Mark said...

The car in front is a Toyota.
Ricky Gervais is a comedian.
Market regulation is socialism.
You can rely on our predictions.
What goes up does not come down.
Bryan Appleyard is God.
Warren Terr is winnable.
Happiness is the key to life.
Religion is bunk.
There's nothing so bad that therapy and counselling can't cure it.

Meet the new myths, same as the old myths.

Brit said...

Great stuff.

I wonder how much of our thinking is based on the mass delusion that we have, at last, in this generation, thanks to our scientific cleverness, conquered mass delusions?

worm said...

some more:

You need to buy special things in order to 'Detox'

Bottled water is some kind of new 'energy drink' for people with 'lifestyles' (according to all the adverts)

It doesn't matter that they contain more sugar than normal soft drinks and very few vitamins - innocent smoothies must be in some way good for you

-see also 'yakult' type drinks

Banksy is a great artist

martpol said...

Ah, now - Banksy is a great artist. It's Hirst that's the worst.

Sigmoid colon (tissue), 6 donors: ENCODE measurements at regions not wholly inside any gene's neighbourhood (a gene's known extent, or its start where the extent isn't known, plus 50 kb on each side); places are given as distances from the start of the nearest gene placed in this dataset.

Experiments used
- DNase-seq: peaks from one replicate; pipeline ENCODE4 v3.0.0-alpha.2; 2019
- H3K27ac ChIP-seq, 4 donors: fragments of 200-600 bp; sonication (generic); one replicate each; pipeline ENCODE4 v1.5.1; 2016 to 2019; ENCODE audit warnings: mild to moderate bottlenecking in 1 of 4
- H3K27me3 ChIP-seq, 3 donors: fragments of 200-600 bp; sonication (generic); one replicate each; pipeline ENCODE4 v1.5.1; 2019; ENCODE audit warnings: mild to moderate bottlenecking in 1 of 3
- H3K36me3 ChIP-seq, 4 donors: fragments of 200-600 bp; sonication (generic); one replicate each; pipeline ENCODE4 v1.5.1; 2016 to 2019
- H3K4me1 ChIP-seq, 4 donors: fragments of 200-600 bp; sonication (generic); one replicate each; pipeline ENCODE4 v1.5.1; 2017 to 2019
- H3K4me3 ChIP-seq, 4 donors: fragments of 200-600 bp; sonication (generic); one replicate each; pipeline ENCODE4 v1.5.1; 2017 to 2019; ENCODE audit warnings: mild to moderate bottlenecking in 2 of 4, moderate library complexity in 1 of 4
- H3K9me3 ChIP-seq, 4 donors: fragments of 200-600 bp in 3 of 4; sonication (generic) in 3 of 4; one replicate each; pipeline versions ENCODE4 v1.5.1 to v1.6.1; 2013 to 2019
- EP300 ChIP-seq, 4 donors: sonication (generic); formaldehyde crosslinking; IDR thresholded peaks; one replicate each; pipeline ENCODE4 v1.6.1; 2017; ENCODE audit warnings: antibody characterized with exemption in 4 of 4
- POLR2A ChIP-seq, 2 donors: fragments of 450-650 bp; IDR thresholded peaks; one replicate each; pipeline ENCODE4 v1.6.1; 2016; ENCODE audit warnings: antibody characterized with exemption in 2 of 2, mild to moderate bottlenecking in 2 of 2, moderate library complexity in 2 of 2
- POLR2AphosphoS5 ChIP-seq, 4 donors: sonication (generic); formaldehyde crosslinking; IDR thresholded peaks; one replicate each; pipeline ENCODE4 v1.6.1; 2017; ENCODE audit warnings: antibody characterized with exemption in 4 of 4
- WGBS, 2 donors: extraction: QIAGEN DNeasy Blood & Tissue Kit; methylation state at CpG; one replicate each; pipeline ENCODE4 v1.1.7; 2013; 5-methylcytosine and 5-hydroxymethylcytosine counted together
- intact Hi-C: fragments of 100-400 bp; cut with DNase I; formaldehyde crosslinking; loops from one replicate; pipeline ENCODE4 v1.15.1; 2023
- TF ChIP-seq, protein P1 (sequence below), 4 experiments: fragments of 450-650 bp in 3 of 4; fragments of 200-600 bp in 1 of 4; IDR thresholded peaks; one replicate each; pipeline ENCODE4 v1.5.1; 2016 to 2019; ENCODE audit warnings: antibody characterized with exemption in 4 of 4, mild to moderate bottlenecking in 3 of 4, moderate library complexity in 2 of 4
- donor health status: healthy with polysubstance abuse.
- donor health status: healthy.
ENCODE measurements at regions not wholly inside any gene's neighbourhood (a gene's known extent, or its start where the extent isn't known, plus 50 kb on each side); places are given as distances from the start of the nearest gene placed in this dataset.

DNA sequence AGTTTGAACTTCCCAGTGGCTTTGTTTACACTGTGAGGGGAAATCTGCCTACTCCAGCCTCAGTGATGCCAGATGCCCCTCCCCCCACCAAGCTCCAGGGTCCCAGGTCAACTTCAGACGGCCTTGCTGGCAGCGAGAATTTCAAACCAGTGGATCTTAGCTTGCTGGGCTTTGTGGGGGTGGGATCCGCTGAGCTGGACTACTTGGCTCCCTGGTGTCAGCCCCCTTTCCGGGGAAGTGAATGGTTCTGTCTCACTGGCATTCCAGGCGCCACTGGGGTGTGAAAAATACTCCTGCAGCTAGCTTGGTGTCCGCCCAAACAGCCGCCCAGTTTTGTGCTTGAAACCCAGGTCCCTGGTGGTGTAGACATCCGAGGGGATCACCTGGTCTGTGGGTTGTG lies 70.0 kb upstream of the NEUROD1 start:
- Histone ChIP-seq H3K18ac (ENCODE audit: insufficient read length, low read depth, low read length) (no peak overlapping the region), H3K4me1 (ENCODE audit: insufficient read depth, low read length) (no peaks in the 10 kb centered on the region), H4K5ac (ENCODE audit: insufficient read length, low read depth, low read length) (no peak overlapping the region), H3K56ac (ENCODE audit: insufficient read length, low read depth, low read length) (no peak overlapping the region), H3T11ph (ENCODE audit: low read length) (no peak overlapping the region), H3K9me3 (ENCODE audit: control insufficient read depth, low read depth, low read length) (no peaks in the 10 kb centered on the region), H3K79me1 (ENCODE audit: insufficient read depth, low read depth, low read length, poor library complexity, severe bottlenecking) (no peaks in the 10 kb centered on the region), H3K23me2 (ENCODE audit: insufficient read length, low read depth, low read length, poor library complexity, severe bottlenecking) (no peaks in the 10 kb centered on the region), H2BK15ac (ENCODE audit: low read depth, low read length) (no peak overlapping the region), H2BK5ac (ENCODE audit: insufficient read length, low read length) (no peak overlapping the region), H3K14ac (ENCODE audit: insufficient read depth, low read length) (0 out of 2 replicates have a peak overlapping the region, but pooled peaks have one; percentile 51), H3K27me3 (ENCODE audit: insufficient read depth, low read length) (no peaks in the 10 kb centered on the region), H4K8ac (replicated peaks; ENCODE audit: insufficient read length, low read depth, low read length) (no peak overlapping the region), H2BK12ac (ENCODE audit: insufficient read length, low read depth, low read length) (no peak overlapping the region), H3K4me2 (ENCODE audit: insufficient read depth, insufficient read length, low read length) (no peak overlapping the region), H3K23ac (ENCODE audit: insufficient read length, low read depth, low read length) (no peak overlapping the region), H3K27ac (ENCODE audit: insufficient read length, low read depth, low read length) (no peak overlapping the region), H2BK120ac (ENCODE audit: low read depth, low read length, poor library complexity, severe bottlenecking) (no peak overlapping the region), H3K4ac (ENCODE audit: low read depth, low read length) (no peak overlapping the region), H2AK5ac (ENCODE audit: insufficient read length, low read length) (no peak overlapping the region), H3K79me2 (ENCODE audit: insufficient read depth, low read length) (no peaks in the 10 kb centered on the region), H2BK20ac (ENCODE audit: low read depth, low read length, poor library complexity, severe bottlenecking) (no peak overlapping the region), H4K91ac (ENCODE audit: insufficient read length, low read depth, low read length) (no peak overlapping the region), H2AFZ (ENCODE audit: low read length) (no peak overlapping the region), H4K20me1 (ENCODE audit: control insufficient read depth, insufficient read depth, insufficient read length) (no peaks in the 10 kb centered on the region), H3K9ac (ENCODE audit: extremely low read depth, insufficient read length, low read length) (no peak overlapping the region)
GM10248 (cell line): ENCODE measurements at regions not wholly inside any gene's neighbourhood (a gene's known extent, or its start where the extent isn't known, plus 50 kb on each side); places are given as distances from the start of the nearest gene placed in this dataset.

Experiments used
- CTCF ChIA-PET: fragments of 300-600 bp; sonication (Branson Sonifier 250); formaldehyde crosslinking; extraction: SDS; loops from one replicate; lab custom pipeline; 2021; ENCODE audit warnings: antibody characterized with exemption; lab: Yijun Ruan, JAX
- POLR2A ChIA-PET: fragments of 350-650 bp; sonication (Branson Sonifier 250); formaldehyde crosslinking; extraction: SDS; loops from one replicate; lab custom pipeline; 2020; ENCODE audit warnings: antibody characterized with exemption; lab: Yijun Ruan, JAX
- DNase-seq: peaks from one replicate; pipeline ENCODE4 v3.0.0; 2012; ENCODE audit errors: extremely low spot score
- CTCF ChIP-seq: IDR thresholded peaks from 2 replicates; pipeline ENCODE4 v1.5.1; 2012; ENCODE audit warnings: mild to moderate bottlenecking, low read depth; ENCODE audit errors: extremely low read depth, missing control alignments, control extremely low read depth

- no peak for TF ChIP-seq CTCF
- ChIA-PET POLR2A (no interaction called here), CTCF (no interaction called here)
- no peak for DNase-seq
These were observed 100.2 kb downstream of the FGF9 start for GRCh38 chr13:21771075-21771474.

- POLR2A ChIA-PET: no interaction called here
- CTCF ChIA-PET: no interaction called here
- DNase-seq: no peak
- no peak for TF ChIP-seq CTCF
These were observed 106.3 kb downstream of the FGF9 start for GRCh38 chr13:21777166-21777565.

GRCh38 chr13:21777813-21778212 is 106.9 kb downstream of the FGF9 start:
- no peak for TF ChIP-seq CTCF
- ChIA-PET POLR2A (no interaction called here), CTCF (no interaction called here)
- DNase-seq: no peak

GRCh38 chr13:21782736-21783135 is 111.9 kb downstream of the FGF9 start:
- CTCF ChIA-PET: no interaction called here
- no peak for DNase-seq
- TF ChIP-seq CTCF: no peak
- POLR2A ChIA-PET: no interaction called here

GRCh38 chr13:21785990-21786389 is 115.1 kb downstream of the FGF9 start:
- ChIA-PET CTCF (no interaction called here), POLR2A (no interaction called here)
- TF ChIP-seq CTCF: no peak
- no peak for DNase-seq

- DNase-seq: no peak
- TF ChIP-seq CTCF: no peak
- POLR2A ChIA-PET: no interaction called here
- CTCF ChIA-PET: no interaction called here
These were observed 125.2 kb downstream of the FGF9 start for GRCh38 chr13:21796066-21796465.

Buying organic food has its good reasons - animal welfare, environmental benefits in some cases - but is an embarrassing pursuit because of its association with ill-informed upper middle-clss snobbery. That's why to do it, one simply most shop at Waitrose - no-one bats an eyelid there.

Anonymous said...

A lot of our modern delusions surround the Net and high-tech communications, the effects of which we are just beginning to glean. If I hear one more guru say they will make us better informed, help us understand one another and bring us all closer together, I'm taking out my gun. As far as I can see, they are atomising and campartmentalizing us, and making our minds work like software programmes. Today's teens are becoming introverted, anti-social cynics who can't plan two hours ahead, are frightened by the notion of unorganized recreation, abjure reading, court/"hook up" by texting (the noughties were the decade the house phone was liberated), think Twitter is an intimate social club, etc. Nonetheless, we still must suffer ponderous, progressive brights who begin essays with "Man is a social animal".

Also, can anything anyone does be blamed on excessive self-esteem?

Brit said...

Banksy is a great graffiti artist because he makes people laugh when they spot one on a wall, but when seen in the context of a gallery he is obviously not a great artist, though some of his art is quite good. About a 1 in 20 hit rate. For the most part, once you get each gag you move on, unmoved.

Hirst's cow, shark and diamond skull are all as good as conceptual art gets.

David said...

And the number 1 delusion of the Naughties is:

We've ended the business cycle!

Gaw said...

The abolition of the business cycle for sure. But there's probably at least one other big one out there that's not visible to us yet and will make fools of us all.